Persistent organic pollutants and haematological markers in Greenlandic pregnant women: the ACCEPT sub-study
New publication by Ane-Kersti Skaarup Knudsen, Manhai Long, Henning Sloth Pedersen & Eva Cecilie Bonefeld-Jørgensen.
The Arctic populations have high blood concentrations of persistent organic pollutants (POPs). Exposure to POPs was related to adverse health effects e.g. immune, neurological and reproductive systems. This study investigates associations between serum POP levels and haematological markers in Greenlandic pregnant women. This cross-sectional study included 189 women enrolled in 2010–2011 at the Greenlandic West coast by the inclusion criteria ≥18 years of age and had lived for 50% or more of their life in Greenland. The associations between the sum of the POP variables polychlorinated biphenyls (sumPCBs), organochlorine pesticides (sumOCPs), perfluoroalkylated substances (sumPFASs) and 24 haematological markers were analysed using linear regression adjusted for age, pre-pregnancy BMI, parity, gestation week, plasma-cotinine and alcohol intake. It showed a significantly inverse association between several haematological markers (eosinophil, lymphocyte, neutrophil and white blood cells) and sumPCBs, sumOCPs and sumPFASs. In addition, the monocyte, mean corpuscular haemoglobin concentration, plateletcrit and platelet count markers were significantly inversely associated with sumPFASs, but the haematocrit and mean erythrocyte corpuscular volume were positively associated with sumPFASs. In conclusion, exposure to POPs influenced several haematological markers, especially cell count parameters, suggesting immunosuppressive potential of POPs in Greenlandic pregnant women. The data need further investigations.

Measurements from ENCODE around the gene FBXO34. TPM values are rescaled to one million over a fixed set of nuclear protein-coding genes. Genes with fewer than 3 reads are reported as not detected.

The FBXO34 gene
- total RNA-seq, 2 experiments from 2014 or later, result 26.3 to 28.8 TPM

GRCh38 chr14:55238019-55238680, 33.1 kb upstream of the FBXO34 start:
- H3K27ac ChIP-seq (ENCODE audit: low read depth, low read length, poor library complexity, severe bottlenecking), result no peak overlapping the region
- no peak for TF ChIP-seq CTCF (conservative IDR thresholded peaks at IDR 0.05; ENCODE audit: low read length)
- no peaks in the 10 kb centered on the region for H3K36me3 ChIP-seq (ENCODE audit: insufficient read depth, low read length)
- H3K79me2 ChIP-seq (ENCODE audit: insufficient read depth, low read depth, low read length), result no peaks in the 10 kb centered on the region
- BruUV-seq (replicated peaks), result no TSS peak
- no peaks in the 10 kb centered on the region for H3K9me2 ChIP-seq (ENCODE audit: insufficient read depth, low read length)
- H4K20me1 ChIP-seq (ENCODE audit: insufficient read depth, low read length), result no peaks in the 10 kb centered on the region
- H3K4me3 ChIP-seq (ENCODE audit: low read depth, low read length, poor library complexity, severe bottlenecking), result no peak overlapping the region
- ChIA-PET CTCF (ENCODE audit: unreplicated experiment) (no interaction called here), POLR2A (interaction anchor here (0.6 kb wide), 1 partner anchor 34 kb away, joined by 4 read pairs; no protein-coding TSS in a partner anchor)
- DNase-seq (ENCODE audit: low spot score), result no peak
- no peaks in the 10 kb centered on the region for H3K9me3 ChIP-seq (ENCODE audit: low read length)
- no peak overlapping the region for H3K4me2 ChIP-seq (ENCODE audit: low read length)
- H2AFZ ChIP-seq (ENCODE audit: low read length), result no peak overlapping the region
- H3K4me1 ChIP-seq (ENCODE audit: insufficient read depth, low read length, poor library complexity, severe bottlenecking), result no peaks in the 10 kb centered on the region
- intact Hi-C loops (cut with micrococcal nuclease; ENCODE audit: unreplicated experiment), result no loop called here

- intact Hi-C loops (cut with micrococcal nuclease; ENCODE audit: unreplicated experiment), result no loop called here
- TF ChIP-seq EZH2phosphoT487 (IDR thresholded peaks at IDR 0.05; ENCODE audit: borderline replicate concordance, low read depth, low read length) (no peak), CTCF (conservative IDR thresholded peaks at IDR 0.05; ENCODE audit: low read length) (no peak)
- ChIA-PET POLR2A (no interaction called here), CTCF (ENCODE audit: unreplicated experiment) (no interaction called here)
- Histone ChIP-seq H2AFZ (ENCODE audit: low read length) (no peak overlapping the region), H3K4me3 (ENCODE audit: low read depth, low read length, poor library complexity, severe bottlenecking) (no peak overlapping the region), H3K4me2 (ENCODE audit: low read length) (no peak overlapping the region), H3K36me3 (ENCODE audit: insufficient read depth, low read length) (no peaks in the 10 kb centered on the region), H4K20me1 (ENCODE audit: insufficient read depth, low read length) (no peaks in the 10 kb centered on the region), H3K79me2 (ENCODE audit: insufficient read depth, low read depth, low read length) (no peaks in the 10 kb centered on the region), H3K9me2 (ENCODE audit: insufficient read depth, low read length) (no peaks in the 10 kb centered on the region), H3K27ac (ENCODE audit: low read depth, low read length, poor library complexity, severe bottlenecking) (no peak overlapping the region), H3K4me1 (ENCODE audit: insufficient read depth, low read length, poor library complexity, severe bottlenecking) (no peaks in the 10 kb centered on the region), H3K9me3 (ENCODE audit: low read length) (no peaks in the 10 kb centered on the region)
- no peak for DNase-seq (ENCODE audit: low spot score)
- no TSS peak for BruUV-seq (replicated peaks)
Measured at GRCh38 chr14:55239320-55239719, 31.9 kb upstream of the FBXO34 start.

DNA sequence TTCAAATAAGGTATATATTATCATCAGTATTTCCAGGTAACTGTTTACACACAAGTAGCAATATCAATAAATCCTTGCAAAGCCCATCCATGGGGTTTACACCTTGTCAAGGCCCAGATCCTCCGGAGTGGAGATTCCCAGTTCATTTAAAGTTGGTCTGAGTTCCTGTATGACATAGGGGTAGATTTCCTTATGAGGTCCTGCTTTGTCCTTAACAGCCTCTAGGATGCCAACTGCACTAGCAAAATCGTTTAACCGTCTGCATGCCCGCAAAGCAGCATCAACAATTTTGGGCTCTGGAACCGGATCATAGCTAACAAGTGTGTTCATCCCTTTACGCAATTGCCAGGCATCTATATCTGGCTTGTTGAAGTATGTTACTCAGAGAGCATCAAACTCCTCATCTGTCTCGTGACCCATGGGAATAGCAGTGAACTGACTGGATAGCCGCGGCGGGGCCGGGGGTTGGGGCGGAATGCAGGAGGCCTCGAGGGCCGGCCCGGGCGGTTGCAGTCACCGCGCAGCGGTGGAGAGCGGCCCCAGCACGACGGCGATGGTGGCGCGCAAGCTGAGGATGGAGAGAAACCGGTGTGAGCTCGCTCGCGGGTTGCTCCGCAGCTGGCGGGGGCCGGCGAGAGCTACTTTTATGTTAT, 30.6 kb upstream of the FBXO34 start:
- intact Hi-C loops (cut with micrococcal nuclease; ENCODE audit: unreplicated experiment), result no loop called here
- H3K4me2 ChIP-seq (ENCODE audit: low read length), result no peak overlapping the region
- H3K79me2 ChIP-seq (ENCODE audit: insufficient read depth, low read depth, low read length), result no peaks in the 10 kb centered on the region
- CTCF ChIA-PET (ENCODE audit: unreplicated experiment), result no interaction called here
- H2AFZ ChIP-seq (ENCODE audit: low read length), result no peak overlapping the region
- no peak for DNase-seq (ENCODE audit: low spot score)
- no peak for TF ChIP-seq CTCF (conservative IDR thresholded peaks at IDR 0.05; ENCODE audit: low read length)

International Journal of Circumpolar Health, 77:1, DOI: 10.1080/22423982.2018.1456303